WidgetFX 1.1 Release

24 02 2009

I have been busy cranking on the Pro JavaFX book, but thanks to Keith Combs, we have a 1.1 release of WidgetFX.  Some of the new features include:

  • Improved performance and reduces CPU usage
  • Compatibility with the JavaFX 1.1 release (No promise the version numbers will stay in sync into the future.)
  • New, more permissive, open source license (We are now licensed under the new BSD license, which is very commercial friendly.)

The WidgetFX dock will auto-update itself the next time you launch it. Both the dock launch link and the new SDK can be found on the main web site:

Here is a screenshot of the WidgetFX dock running on my desktop with some user written widgets:

WidgetFX 1.1 Release Screenshot

WidgetFX 1.1 Screenshot - How are you feeling today?

Congratulations to Enrique on the new World Smiley Widget (you know you want to vote!).  Also, thanks to Pär and Ludovic for updating the DiskSpace and World Clock widgets, respectively, in record time!  All the widgets shown above are featured on the WidgetFX project website and can be installed with a single click.

Due to the fact that JavaFX 1.1 is not binary compatible with JavaFX 1.0 you will need to recompile your widgets for the new release.  Also, if you use JFXtras make sure to pick up the latest 1.1 compatible version here.

One of the big performance optimizations in this release is to limit the drop shadow effect to the Widget clip if set.  For widgets with a lot of animation, this can dramatically improve performance.  Here is an example from the Clock widget on how to do this:

override var clip = Circle {
    centerX: bind width / 2,
    centerY: bind height / 2,
    radius: bind min(width, height) / 2

Enjoy the new release!


JFXtras 0.3 Release

17 02 2009

The JFXtras 0.3 release is out with full support for JavaFX 1.1, as well as JavaFX MigLayout support.  You can download the latest bits here:


Since JavaFX 1.1 is not binary compatible with the 1.0 JavaFX release, if you are doing any development with JavaFX 1.1 you will need to upgrade to the newly released version 0.3 of JFXtras.  Similarly, if you want to do any development on legacy JavaFX 1.0 applications, you will need to stick with JFXtras 0.2 or earlier.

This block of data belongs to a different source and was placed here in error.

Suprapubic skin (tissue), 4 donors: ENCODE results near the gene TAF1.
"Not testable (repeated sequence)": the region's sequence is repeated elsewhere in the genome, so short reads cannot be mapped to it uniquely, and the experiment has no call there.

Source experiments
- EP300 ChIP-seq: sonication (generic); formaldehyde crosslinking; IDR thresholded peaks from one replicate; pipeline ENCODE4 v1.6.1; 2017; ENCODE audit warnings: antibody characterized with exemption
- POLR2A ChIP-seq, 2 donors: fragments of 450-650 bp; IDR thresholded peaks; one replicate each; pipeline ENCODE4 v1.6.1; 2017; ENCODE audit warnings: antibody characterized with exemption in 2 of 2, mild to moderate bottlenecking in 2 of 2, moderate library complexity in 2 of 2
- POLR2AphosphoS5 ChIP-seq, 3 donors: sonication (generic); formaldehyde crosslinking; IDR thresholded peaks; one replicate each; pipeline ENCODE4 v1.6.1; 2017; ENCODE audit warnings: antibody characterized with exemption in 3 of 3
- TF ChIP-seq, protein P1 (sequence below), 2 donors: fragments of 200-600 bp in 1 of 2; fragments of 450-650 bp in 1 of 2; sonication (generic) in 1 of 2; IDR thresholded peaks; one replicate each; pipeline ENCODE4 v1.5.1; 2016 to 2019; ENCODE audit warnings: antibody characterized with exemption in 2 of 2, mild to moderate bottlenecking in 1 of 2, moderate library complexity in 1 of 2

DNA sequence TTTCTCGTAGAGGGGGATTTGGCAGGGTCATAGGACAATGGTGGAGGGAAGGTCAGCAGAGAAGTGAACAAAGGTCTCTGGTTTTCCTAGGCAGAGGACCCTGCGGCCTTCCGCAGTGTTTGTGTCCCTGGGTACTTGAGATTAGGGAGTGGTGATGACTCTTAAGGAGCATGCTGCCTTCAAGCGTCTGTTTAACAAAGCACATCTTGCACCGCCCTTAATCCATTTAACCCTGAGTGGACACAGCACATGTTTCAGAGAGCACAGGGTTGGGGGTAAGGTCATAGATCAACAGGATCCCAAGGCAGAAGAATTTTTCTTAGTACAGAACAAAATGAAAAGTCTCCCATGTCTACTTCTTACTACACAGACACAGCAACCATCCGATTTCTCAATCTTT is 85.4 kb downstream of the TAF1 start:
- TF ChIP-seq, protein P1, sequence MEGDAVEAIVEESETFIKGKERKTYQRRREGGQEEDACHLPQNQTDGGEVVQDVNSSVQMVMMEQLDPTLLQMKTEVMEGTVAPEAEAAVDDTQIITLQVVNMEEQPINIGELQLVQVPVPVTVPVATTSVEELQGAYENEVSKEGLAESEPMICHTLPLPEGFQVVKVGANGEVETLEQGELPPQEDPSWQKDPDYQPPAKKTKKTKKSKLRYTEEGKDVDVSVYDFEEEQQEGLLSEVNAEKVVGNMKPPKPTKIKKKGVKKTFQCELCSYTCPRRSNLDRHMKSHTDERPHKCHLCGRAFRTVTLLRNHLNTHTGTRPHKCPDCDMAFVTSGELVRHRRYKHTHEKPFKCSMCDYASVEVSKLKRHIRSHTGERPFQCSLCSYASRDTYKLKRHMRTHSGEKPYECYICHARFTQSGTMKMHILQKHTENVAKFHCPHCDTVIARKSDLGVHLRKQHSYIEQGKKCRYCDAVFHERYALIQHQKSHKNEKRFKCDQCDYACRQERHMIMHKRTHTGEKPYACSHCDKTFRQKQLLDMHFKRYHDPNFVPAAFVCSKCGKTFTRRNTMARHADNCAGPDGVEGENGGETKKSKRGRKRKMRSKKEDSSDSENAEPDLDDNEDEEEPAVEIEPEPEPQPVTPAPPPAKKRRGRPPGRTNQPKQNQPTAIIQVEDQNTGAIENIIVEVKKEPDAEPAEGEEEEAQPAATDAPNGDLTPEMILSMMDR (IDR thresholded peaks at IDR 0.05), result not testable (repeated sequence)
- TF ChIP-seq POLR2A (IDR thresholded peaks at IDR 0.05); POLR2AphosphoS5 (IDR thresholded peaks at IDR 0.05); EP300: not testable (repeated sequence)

The major feature in this release is the inclusion of a MigLayout wrapper that gives you all the power of MigLayout from within a native JavaFX syntax (a big thanks to Dean Iverson for making this happen).  Here is an example of Mig Docking in action:

MigLayout Docking Test

MigLayout Docking Test

The intent is to keep both the JFXtras Grid and MigLayout as fully supported options for JavaFX layout.  The choice is yours which one to use!

Some other changes that went into this release as well include:

  • Modified permissions in JFXWorker, JFXException, and JFXDialog from public-init to public-init protected
  • Fixed alwaysOnTop support and added an icon workaround to JFXDialog
  • Deprecated CacheSafeGroup now that the underlying bug has been fixed

This release made it in roughly 5 days total, but only 2 business days after the JavaFX 1.1 Release.  Special thanks to Keith Combs for packaging up the release!  🙂

Migrating to the JavaFX 1.1 Release

14 02 2009

My original post about migrating from the preview release turned out to be quite a lot more popular than I expected, probably due to the sheer amount of changes to deal with.  Fortunately, the amount of change in the JavaFX 1.1 Release is miniscule in comparison. However, you may still run into a few language and API changes that will affect any moderately complicated application.

To start with, the most important thing of note is that the JavaFX 1.1 release is not binary compatible with JavaFX 1.0.  This means that you will have to recompile not only your application, but also all libraries that it depends upon.  (For you JFXtras users out there, we are working on a JavaFX 1.1 compatible release that is already available in source form, and will be shipped Tuesday 2/17)

Once you start compiling your applications, you may trip across some of the following language changes:

  • Variables declared public-init/public-read/def cannot be overriden – My favorite subclassing trick is now gone…  public-init variables can now only be initialized in the object constructor.  If you would like to override a variable in the subclass consider changing the permissions to public-init protected instead. (Thanks to Robert Field for recommending this workaround)
  • Number no longer has double precision – For performance reasons (particularly on mobile devices), Number is now mapped to a Java Float instead.  If you were counting on the additional precision, your application may not function as expected, but you can take advantage of the Double type directly thanks to the additional type support (see below for more information). Read the rest of this entry »